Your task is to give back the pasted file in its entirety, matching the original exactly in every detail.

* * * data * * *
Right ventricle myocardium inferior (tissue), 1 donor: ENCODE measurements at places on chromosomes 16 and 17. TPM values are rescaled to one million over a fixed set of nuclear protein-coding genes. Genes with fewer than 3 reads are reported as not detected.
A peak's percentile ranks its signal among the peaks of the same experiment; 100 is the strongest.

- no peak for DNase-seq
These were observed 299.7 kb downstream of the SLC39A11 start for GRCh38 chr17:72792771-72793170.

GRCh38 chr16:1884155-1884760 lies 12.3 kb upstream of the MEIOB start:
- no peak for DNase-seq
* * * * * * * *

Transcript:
Right ventricle myocardium inferior (tissue), 1 donor: ENCODE measurements at places on chromosomes 16 and 17. TPM values are rescaled to one million over a fixed set of nuclear protein-coding genes. Genes with fewer than 3 reads are reported as not detected.
A peak's percentile ranks its signal among the peaks of the same experiment; 100 is the strongest.

- no peak for DNase-seq
These were observed 299.7 kb downstream of the SLC39A11 start for GRCh38 chr17:72792771-72793170.

GRCh38 chr16:1884155-1884760 lies 12.3 kb upstream of the MEIOB start:
- no peak for DNase-seq